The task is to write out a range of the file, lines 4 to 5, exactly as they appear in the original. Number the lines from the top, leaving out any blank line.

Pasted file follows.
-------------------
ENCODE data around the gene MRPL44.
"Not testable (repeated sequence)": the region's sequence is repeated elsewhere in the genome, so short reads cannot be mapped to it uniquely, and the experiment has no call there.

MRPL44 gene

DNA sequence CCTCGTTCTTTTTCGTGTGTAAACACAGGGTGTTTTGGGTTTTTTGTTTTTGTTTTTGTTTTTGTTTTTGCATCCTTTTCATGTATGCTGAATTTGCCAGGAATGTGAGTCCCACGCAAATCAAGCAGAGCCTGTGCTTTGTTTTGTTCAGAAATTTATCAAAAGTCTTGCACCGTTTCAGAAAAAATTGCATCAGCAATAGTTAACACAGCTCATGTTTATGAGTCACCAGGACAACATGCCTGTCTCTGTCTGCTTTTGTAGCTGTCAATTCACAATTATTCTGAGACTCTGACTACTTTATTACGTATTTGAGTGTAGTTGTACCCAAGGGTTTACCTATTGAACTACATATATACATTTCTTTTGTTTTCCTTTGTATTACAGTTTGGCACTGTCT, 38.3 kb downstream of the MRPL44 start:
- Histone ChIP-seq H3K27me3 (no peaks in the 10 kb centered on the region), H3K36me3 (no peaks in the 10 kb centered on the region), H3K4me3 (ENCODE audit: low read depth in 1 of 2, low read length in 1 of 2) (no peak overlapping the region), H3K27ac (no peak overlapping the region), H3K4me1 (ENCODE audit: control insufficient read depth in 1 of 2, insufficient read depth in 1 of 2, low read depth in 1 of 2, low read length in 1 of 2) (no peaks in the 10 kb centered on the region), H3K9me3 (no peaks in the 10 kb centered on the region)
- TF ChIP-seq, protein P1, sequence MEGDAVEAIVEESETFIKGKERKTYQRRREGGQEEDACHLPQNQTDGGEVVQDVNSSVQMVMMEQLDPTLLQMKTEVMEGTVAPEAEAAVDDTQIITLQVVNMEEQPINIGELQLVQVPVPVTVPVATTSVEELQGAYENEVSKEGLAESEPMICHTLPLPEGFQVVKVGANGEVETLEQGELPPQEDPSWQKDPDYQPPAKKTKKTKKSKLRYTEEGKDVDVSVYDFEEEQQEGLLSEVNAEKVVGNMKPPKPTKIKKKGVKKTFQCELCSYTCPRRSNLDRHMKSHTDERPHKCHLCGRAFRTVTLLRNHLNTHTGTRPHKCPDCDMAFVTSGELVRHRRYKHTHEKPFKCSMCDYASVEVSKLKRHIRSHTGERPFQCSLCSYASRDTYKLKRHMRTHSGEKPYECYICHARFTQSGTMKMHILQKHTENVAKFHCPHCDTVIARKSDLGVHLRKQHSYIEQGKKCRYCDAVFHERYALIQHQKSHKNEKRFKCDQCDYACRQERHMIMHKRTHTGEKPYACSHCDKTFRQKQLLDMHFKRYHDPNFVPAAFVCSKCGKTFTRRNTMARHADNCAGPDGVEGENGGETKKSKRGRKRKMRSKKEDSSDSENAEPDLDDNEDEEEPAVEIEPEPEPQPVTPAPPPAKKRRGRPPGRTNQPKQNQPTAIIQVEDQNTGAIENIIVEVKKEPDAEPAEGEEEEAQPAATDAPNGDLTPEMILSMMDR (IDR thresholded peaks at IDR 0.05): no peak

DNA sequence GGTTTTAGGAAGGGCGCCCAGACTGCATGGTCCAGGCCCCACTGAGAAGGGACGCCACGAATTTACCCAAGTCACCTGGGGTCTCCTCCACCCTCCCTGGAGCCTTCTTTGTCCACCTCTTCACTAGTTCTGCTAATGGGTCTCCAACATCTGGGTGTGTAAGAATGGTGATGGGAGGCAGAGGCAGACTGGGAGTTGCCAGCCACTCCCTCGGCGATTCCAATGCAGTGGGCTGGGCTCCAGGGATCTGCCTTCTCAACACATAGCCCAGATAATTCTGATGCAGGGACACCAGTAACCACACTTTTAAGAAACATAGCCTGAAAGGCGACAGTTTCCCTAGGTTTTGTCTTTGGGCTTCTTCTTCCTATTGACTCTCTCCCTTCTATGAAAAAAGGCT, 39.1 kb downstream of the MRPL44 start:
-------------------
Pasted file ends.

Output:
DNA sequence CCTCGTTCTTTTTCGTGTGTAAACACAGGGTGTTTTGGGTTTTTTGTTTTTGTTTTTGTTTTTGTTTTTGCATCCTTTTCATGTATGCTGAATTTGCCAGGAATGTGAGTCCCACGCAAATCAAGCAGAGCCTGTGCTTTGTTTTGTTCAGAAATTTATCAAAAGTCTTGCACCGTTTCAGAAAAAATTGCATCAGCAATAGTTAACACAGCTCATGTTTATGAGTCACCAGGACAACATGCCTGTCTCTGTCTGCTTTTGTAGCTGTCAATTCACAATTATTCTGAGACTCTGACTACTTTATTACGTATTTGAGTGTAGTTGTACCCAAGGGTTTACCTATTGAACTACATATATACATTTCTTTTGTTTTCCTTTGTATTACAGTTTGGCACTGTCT, 38.3 kb downstream of the MRPL44 start:
- Histone ChIP-seq H3K27me3 (no peaks in the 10 kb centered on the region), H3K36me3 (no peaks in the 10 kb centered on the region), H3K4me3 (ENCODE audit: low read depth in 1 of 2, low read length in 1 of 2) (no peak overlapping the region), H3K27ac (no peak overlapping the region), H3K4me1 (ENCODE audit: control insufficient read depth in 1 of 2, insufficient read depth in 1 of 2, low read depth in 1 of 2, low read length in 1 of 2) (no peaks in the 10 kb centered on the region), H3K9me3 (no peaks in the 10 kb centered on the region)